Been vs. Being

By Jaxson

  • Being

    In philosophy, being means the existence of a thing. Anything that exists has being. Ontology is the branch of philosophy that studies being. Being is a concept encompassing objective and subjective features of reality and existence. Anything that partakes in being is also called a “being”, though often this usage is limited to entities that have subjectivity (as in the expression “human being”). The notion of “being” has, inevitably, been elusive and controversial in the history of philosophy, beginning in Western philosophy with attempts among the pre-Socratics to deploy it intelligibly. The first effort to recognize and define the concept came from Parmenides, who famously said of it that “what is-is”. Common words such as “is”, “are”, and “am” refer directly or indirectly to being.

    As an example of efforts in recent times, Martin Heidegger (who himself drew on ancient Greek sources) adopted after German terms like Dasein to articulate the topic. Several modern approaches build on such continental European exemplars as Heidegger, and apply metaphysical results to the understanding of human psychology and the human condition generally (notably in the Existentialist tradition). By contrast, in mainstream Analytical philosophy the topic is more confined to abstract investigation, in the work of such influential theorists as W. V. O. Quine, to name one of many. One of the most fundamental questions that continues to exercise philosophers is posed by William James: “How comes the world to be here at all instead of the nonentity which might be imagined in its place? … from nothing to being there is no logical bridge.”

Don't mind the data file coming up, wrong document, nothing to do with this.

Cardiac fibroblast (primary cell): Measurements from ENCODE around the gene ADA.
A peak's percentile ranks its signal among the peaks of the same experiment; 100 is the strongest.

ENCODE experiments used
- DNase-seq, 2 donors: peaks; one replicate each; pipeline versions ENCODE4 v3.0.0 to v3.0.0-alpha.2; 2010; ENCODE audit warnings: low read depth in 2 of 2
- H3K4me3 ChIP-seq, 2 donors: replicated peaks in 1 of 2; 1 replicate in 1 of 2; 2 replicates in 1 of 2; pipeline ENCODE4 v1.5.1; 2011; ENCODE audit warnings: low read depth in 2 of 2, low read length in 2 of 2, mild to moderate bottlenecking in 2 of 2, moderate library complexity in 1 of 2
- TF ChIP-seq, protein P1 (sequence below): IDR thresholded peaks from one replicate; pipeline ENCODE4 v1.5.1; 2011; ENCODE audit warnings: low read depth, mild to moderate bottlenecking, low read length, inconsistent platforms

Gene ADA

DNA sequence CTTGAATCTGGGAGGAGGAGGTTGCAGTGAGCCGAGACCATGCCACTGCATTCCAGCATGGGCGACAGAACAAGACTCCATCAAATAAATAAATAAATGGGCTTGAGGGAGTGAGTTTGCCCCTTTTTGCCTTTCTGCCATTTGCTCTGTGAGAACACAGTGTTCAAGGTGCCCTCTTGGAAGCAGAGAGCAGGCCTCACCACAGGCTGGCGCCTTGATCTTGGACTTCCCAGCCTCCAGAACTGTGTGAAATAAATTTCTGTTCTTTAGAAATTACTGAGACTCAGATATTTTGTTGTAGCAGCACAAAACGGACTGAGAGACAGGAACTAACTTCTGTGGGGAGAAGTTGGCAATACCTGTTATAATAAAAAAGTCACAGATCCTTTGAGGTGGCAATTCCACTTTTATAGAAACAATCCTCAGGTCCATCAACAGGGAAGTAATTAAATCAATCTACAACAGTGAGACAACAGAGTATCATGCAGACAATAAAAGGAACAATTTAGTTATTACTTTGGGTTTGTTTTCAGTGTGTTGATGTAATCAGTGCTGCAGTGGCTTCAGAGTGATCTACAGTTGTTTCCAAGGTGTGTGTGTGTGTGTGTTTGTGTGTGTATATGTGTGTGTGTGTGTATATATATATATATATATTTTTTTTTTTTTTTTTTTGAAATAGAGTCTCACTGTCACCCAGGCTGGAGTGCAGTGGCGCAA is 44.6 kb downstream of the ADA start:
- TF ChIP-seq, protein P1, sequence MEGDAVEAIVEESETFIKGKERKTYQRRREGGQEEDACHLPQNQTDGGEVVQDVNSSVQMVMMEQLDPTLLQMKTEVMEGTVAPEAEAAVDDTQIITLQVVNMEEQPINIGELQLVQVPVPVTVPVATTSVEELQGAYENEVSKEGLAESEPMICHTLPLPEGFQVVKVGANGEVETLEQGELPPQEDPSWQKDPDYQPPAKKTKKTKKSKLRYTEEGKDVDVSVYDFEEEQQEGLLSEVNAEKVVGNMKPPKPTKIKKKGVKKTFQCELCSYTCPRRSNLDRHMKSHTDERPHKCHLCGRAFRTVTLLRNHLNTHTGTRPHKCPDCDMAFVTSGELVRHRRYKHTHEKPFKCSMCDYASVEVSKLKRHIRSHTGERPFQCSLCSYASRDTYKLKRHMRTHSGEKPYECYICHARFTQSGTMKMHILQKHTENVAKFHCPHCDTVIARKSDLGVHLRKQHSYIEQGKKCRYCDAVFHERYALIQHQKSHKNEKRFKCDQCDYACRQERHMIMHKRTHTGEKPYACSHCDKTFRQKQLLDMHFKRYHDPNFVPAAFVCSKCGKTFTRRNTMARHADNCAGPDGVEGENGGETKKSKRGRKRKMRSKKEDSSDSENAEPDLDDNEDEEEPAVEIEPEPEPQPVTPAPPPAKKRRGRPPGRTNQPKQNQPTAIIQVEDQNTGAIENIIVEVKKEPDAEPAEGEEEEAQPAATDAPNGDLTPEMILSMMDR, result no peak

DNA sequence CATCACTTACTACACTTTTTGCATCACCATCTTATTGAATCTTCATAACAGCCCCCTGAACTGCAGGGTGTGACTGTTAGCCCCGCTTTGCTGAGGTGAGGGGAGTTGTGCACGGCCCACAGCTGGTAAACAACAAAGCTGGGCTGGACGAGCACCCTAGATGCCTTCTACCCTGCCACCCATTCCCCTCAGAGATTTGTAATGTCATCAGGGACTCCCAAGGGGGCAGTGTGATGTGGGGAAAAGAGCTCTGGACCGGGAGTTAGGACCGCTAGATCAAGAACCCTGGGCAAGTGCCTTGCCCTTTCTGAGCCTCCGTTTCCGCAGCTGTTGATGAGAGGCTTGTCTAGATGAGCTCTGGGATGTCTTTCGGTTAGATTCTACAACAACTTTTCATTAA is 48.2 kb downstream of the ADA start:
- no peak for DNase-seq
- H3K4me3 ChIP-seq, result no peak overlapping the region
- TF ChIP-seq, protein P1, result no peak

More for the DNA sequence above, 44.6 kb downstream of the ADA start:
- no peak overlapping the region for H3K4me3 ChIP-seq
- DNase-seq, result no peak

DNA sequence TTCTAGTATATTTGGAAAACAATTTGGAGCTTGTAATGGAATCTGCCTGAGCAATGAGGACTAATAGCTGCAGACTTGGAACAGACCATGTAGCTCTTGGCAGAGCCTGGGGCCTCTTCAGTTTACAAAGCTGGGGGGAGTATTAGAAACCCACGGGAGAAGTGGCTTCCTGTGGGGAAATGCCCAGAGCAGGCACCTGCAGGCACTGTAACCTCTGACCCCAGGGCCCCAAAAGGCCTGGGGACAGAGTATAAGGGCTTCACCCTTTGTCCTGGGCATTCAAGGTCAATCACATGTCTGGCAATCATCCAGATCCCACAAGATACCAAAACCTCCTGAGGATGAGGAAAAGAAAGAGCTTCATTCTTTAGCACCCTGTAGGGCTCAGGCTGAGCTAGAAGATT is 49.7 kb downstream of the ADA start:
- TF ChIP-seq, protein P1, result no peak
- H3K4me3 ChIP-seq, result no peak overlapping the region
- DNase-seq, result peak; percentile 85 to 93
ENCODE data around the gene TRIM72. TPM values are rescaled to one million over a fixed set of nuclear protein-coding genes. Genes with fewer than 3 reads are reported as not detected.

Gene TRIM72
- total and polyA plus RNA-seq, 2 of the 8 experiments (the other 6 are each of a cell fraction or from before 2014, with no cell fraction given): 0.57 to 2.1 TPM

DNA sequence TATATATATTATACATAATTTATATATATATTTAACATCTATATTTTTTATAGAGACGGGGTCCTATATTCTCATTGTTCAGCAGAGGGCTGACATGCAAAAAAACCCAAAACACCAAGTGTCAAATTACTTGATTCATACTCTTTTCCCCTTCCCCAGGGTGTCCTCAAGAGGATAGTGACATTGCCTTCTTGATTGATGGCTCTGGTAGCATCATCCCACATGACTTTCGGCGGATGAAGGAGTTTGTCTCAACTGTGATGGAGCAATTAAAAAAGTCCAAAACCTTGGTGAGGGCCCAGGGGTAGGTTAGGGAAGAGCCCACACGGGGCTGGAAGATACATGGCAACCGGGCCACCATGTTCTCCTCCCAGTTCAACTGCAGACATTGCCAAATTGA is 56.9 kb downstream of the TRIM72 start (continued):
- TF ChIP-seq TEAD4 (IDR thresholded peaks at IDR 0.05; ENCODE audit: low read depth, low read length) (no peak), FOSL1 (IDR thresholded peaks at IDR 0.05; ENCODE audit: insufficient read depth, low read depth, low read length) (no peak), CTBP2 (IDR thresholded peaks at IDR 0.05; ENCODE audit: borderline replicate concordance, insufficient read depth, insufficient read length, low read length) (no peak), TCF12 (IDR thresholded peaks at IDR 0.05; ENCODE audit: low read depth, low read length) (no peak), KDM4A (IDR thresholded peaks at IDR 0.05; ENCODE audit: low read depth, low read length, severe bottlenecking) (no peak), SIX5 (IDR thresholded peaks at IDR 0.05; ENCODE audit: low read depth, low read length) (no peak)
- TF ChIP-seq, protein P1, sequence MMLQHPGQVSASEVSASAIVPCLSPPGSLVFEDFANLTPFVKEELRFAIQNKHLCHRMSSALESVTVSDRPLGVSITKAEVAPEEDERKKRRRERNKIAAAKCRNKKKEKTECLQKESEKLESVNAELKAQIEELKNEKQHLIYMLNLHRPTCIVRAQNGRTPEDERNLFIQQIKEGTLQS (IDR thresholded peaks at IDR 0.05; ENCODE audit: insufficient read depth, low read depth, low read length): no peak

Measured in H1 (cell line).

• Being (verb)

    present participle of be

  • Being (noun)

    A living creature.

  • Being (noun)

    The state or fact of existence, consciousness, or life, or something in such a state.

  • Being (noun)

    That which has actuality (materially or in concept).

  • Being (noun)

    One’s basic nature, or the qualities thereof; essence or personality.

  • Being (noun)

    An abode; a cottage.

  • Being (conjunction)

    Given that; since.

  • Being (noun)


    “the railway brought many towns into being”

    “the single market came into being in 1993”

  • Being (noun)

    being alive; living

    “holism promotes a unified way of being”

  • Being (noun)

    the nature or essence of a person

    “sometimes one aspect of our being has been developed at the expense of the others”

  • Being (noun)

    a real or imaginary living creature or entity, especially an intelligent one

    “a rational being”

    “alien beings”

Oxford Dictionary

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